Thick, well-preserved limestone walls were discovered about 20 years
ago during plowing at Les Pièces Grandes. Many tiles
and a number of potsherds were also found.
Excavations since 1965 have revealed a large religious
complex. It consists of a fanum, two small subsidiary
structures, and three altars. A surrounding wall ca. 22 m
E of the temple facade leads to a rectangular building.
To the N, some distance from this complex, is a badly
damaged monument with a gallery on its N side. Objects
found include 180 coins, evidence that the site was occupied from the 1st to the 4th c. A.D.; two statues of the
Mother Goddess, one of them mutilated; another mutilated statue, and a bronze statuette resembling the god
The cella walls of the fanum were ca. 7 m on a side,
0.48 m thick, and are preserved to an average height of
0.5 m. They were built of an irregular medium-sized
masonry of gray granite; the inner and outer surfaces
were carefully constructed of small stones bonded with
mortar, and were coated with limestone. The walls, now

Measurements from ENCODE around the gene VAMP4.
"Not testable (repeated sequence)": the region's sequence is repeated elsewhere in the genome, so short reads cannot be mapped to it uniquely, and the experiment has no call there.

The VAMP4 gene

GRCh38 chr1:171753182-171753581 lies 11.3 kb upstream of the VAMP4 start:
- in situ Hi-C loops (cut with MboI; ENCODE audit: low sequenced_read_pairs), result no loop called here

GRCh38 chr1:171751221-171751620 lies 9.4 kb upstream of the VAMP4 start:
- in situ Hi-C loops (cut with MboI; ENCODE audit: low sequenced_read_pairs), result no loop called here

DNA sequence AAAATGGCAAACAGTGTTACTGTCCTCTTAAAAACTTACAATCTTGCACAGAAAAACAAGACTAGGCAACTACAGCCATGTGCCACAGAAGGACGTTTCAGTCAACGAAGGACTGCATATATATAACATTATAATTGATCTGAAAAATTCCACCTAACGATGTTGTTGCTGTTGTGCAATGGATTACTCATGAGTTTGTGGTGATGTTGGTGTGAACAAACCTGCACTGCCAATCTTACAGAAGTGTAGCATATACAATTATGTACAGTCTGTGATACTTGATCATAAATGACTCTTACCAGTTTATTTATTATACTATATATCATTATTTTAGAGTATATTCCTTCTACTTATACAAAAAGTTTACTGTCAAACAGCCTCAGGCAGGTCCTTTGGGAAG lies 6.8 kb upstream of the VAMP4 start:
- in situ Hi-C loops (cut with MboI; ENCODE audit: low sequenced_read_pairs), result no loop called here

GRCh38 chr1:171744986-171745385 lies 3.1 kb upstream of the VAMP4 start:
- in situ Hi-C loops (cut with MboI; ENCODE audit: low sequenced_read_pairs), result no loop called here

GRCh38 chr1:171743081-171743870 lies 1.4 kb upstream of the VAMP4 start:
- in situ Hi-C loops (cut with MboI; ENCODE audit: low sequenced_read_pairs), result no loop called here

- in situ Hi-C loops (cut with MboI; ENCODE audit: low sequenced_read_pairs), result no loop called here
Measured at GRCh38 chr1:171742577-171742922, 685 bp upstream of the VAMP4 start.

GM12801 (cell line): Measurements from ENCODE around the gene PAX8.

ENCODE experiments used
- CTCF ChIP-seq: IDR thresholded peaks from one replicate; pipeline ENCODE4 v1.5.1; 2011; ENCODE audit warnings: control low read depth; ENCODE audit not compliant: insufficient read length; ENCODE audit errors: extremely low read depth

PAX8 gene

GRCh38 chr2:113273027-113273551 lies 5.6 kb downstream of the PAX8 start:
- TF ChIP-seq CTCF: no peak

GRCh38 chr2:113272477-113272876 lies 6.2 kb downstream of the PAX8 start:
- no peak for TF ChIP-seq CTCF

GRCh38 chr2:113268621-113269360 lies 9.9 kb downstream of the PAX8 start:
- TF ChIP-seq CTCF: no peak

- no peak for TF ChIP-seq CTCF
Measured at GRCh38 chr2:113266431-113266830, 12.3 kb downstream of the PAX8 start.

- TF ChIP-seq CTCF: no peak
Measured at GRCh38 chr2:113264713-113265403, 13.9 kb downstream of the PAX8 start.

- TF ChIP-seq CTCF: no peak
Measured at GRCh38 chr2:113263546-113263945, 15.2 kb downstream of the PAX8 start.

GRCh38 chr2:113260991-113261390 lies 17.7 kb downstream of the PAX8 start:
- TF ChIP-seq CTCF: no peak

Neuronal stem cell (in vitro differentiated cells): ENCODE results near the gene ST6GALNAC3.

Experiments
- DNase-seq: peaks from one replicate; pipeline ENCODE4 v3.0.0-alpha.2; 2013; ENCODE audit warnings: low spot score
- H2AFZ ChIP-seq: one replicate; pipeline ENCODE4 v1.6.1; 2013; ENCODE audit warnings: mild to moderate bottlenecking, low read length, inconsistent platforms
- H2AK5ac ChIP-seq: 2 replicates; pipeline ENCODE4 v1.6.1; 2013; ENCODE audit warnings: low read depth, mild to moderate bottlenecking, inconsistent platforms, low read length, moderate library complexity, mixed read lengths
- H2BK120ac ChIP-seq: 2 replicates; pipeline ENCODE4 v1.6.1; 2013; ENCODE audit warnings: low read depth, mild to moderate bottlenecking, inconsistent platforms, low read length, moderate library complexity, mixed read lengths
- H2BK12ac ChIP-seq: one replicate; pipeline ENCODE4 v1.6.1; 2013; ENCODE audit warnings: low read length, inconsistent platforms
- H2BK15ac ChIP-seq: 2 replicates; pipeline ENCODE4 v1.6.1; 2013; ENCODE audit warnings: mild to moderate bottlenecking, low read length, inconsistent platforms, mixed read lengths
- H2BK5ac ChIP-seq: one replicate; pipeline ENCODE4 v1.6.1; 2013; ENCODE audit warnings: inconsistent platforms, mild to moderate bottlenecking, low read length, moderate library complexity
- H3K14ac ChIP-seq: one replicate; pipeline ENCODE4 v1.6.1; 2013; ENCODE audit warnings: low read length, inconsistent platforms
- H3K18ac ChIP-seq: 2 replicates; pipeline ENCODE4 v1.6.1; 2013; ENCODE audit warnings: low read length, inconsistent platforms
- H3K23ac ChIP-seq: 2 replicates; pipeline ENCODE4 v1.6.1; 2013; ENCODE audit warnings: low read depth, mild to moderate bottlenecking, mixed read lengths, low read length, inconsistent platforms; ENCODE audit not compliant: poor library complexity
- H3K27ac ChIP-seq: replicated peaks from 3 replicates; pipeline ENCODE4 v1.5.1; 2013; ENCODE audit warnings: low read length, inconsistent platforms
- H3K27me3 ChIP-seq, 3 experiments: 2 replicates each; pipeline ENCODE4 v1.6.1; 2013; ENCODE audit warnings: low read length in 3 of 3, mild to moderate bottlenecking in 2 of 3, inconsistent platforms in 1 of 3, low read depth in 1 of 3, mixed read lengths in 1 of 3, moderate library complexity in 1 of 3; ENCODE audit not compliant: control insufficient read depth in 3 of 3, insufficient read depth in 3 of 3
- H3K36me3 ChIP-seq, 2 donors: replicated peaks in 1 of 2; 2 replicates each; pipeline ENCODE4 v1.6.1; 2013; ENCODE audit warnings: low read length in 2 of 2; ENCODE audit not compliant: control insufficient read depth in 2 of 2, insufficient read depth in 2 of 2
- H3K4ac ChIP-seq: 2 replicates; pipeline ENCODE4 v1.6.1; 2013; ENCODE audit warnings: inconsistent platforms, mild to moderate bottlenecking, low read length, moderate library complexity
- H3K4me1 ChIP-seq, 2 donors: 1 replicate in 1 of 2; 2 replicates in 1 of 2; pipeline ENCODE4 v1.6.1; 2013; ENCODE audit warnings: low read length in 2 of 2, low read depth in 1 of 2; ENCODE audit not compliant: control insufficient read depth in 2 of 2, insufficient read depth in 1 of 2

uneven in height, stand on a thicker foundation that
forms a redan at its base. The floor is a regular checker-work of different types of small stones, most of them
granite, however, and consists of just one layer varying
in thickness from 0.1 to 0.15 m. The stones are laid on
a fairly compact sandy floor.
The gallery walls, 12.8 m on a side, 0.49 m thick, and
standing to an average height of 0.8 to 1 m, are well
preserved on two sides. The inner surface has an irregular medium-sized masonry with a flat facing, while the
outer one consists essentially of regular rows of small
granite blocks 0.09 m square.
25 (1967) 299-301PI
; 27 (1969) 318P
; 29 (1971) 311-12I